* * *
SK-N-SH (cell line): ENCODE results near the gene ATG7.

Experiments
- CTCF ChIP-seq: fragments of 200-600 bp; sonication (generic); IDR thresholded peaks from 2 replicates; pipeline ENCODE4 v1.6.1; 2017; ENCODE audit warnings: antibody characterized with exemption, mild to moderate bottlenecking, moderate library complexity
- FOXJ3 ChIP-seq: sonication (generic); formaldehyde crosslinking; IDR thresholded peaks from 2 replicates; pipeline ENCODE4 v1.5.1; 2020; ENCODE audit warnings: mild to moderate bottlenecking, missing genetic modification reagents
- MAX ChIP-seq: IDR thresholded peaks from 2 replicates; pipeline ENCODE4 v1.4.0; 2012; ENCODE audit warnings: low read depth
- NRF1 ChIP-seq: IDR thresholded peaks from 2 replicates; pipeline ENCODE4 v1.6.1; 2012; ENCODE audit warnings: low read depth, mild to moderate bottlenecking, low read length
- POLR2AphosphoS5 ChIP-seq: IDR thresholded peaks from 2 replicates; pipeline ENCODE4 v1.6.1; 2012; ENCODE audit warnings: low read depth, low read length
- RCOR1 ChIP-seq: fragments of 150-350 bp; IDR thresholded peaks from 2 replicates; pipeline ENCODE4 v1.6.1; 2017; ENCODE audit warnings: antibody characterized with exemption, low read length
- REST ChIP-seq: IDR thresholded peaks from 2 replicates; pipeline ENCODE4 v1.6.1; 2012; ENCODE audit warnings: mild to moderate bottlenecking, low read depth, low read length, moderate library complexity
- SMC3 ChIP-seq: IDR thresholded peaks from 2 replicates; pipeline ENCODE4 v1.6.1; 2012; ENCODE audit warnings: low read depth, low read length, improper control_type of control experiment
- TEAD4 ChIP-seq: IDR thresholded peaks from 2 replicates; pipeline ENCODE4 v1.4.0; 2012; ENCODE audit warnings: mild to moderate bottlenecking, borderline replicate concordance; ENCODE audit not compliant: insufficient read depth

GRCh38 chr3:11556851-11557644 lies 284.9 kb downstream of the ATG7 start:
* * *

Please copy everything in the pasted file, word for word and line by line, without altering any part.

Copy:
SK-N-SH (cell line): ENCODE results near the gene ATG7.

Experiments
- CTCF ChIP-seq: fragments of 200-600 bp; sonication (generic); IDR thresholded peaks from 2 replicates; pipeline ENCODE4 v1.6.1; 2017; ENCODE audit warnings: antibody characterized with exemption, mild to moderate bottlenecking, moderate library complexity
- FOXJ3 ChIP-seq: sonication (generic); formaldehyde crosslinking; IDR thresholded peaks from 2 replicates; pipeline ENCODE4 v1.5.1; 2020; ENCODE audit warnings: mild to moderate bottlenecking, missing genetic modification reagents
- MAX ChIP-seq: IDR thresholded peaks from 2 replicates; pipeline ENCODE4 v1.4.0; 2012; ENCODE audit warnings: low read depth
- NRF1 ChIP-seq: IDR thresholded peaks from 2 replicates; pipeline ENCODE4 v1.6.1; 2012; ENCODE audit warnings: low read depth, mild to moderate bottlenecking, low read length
- POLR2AphosphoS5 ChIP-seq: IDR thresholded peaks from 2 replicates; pipeline ENCODE4 v1.6.1; 2012; ENCODE audit warnings: low read depth, low read length
- RCOR1 ChIP-seq: fragments of 150-350 bp; IDR thresholded peaks from 2 replicates; pipeline ENCODE4 v1.6.1; 2017; ENCODE audit warnings: antibody characterized with exemption, low read length
- REST ChIP-seq: IDR thresholded peaks from 2 replicates; pipeline ENCODE4 v1.6.1; 2012; ENCODE audit warnings: mild to moderate bottlenecking, low read depth, low read length, moderate library complexity
- SMC3 ChIP-seq: IDR thresholded peaks from 2 replicates; pipeline ENCODE4 v1.6.1; 2012; ENCODE audit warnings: low read depth, low read length, improper control_type of control experiment
- TEAD4 ChIP-seq: IDR thresholded peaks from 2 replicates; pipeline ENCODE4 v1.4.0; 2012; ENCODE audit warnings: mild to moderate bottlenecking, borderline replicate concordance; ENCODE audit not compliant: insufficient read depth

GRCh38 chr3:11556851-11557644 lies 284.9 kb downstream of the ATG7 start: